“It was always used by families and it was beautiful down there and it's kind of been left by the wayside for the most part for many years because of the litigation that's gone on,” she added.

“Our plan is to develop that whole area with our neighbours so it meets everybody's needs and everybody can feel like it belongs to them and not just one group of people.”

Although getting there might be an uphill battle, according to Mayor Caul.

She said she's unsure of how the government of Canada and Ontario will respond to the partnership because, to her knowledge, it might be the first of its kind.

“I'm thinking we might be breaking ground here,” Mayor Caul enthused.

Though she is hopeful that the federal and provincial governments will have a positive response to the declaration and partnership going forward as it is in line with reconciliation.

Following the signing of the declaration both the Agency One bands and the town plan to negotiate and make arrangements outside of court.

“We were all very hopeful from both sides that we will be able to leave any differences behind and work collaboratively to make this community and our neioghbouring communities work more as partners to revitalize the area together,” Mayor Caul remarked.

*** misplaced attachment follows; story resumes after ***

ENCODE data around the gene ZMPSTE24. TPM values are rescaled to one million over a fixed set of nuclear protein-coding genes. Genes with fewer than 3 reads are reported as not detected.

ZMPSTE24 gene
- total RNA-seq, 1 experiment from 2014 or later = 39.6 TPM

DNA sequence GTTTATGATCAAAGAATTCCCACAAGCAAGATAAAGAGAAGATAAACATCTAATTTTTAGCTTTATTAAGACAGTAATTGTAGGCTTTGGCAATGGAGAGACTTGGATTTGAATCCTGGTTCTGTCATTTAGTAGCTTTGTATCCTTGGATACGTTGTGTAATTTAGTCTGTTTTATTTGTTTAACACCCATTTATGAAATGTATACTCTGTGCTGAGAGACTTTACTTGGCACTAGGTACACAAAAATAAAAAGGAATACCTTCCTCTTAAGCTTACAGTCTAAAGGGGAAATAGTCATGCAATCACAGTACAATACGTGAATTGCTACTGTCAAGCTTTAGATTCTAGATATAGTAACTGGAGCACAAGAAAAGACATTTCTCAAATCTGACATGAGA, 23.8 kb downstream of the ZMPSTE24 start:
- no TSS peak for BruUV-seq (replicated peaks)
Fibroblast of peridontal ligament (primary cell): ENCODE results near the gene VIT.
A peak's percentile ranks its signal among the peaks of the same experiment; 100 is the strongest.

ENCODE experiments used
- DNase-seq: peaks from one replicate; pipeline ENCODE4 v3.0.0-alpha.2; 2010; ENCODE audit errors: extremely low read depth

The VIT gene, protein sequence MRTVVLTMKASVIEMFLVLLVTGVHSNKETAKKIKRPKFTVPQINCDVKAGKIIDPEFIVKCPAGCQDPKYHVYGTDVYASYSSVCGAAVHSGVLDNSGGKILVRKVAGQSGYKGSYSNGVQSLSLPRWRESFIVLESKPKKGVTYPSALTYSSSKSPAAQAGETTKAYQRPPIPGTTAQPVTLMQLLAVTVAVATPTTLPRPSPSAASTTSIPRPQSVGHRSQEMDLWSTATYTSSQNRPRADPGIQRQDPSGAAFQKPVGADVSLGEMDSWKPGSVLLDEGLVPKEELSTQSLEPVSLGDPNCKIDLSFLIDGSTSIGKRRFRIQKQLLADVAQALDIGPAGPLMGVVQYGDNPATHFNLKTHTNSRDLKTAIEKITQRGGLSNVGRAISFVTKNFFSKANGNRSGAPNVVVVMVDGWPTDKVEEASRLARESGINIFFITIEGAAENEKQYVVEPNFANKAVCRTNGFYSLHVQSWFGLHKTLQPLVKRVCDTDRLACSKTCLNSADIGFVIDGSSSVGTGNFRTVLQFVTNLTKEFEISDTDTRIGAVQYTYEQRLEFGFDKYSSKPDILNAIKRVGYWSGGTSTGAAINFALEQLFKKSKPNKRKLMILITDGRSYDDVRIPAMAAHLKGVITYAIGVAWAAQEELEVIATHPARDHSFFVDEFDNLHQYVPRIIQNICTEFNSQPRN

Coun. Judson said this is a “milestone” in the effort to work towards a resolution around the Point Park property.

“After decades of uncertainty and significant expense, our council is moving forward to a new chapter in our relationship with the Agency One First Nations—one based on friendship, committed to truth and reconciliation, and driven by shared goals and aspirations,” he said.

“That is what our community expects of its leaders, at all levels of government — and that is what we are working toward, together with our neighbours.”

While both parties are happy to sign the declaration and try to deal with all outstanding litigation outside of court, the document is also focused on fostering a more collaborative relationship between the four First Nations and the town.

“These are our friends and our neighbours and we want to work with them going forward,” Coun. Hallikas remarked.

“We're looking at it as a cooperative partnership that's not just for one thing, not just to deal with the outstanding litigation, but to move forward together in partnership and work together economically for the good of all.”

It could be a lengthy road ahead to finally settle all of the negotiations, but Coun. Hallikas said they aren't going to rush it and will focus on doing it right.

Going forward he would like to work with First Nations on applications for grants from the government and other projects that benefit everyone living in this area.

He has enjoyed working with the chiefs of Couchiching, Mitaanjigamiing, Naicatchewenin, and Nigigoonsiminikaaning and looks forward to continuing their relationship into the future.

“I think they're really a dedicated group of individuals that want the best for their people as we want the best for the people in Fort Frances,” Coun. Hallikas remarked.

“But ultimately we're all brothers and sisters, friends, and neighbours and so if we can come together to a meeting of the minds, it's going to benefit everybody.”

None of the four chiefs could be reached for comment prior to press time today.